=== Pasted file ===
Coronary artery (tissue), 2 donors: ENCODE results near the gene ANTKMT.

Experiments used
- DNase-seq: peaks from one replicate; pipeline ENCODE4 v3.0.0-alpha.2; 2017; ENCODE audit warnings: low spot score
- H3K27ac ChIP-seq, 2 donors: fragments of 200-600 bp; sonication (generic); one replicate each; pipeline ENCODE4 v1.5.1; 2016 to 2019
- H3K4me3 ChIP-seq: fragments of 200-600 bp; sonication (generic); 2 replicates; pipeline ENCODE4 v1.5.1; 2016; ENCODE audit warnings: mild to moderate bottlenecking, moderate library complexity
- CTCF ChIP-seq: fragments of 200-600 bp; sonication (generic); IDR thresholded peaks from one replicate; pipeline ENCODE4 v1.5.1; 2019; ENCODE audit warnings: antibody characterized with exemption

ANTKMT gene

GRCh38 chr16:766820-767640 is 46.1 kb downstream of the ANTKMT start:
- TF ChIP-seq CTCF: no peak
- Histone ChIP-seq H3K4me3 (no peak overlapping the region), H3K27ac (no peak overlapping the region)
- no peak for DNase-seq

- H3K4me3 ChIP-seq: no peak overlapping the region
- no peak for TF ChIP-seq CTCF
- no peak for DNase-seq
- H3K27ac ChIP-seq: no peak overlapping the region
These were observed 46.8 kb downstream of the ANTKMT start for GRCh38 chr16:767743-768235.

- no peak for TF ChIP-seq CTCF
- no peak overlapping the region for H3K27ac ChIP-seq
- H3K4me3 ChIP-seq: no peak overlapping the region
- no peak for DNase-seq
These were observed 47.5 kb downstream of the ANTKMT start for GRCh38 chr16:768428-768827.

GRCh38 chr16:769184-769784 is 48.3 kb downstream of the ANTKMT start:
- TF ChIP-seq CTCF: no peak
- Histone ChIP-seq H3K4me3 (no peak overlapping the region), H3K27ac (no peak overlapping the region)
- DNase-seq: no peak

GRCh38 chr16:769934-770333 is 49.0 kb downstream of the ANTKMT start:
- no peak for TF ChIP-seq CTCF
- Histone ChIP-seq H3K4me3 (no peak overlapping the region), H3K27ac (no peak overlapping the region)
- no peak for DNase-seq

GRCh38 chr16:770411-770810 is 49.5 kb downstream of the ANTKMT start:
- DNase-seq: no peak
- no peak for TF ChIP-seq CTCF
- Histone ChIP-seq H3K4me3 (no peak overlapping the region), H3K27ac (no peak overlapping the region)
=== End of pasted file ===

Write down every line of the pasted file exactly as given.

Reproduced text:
Coronary artery (tissue), 2 donors: ENCODE results near the gene ANTKMT.

Experiments used
- DNase-seq: peaks from one replicate; pipeline ENCODE4 v3.0.0-alpha.2; 2017; ENCODE audit warnings: low spot score
- H3K27ac ChIP-seq, 2 donors: fragments of 200-600 bp; sonication (generic); one replicate each; pipeline ENCODE4 v1.5.1; 2016 to 2019
- H3K4me3 ChIP-seq: fragments of 200-600 bp; sonication (generic); 2 replicates; pipeline ENCODE4 v1.5.1; 2016; ENCODE audit warnings: mild to moderate bottlenecking, moderate library complexity
- CTCF ChIP-seq: fragments of 200-600 bp; sonication (generic); IDR thresholded peaks from one replicate; pipeline ENCODE4 v1.5.1; 2019; ENCODE audit warnings: antibody characterized with exemption

ANTKMT gene

GRCh38 chr16:766820-767640 is 46.1 kb downstream of the ANTKMT start:
- TF ChIP-seq CTCF: no peak
- Histone ChIP-seq H3K4me3 (no peak overlapping the region), H3K27ac (no peak overlapping the region)
- no peak for DNase-seq

- H3K4me3 ChIP-seq: no peak overlapping the region
- no peak for TF ChIP-seq CTCF
- no peak for DNase-seq
- H3K27ac ChIP-seq: no peak overlapping the region
These were observed 46.8 kb downstream of the ANTKMT start for GRCh38 chr16:767743-768235.

- no peak for TF ChIP-seq CTCF
- no peak overlapping the region for H3K27ac ChIP-seq
- H3K4me3 ChIP-seq: no peak overlapping the region
- no peak for DNase-seq
These were observed 47.5 kb downstream of the ANTKMT start for GRCh38 chr16:768428-768827.

GRCh38 chr16:769184-769784 is 48.3 kb downstream of the ANTKMT start:
- TF ChIP-seq CTCF: no peak
- Histone ChIP-seq H3K4me3 (no peak overlapping the region), H3K27ac (no peak overlapping the region)
- DNase-seq: no peak

GRCh38 chr16:769934-770333 is 49.0 kb downstream of the ANTKMT start:
- no peak for TF ChIP-seq CTCF
- Histone ChIP-seq H3K4me3 (no peak overlapping the region), H3K27ac (no peak overlapping the region)
- no peak for DNase-seq

GRCh38 chr16:770411-770810 is 49.5 kb downstream of the ANTKMT start:
- DNase-seq: no peak
- no peak for TF ChIP-seq CTCF
- Histone ChIP-seq H3K4me3 (no peak overlapping the region), H3K27ac (no peak overlapping the region)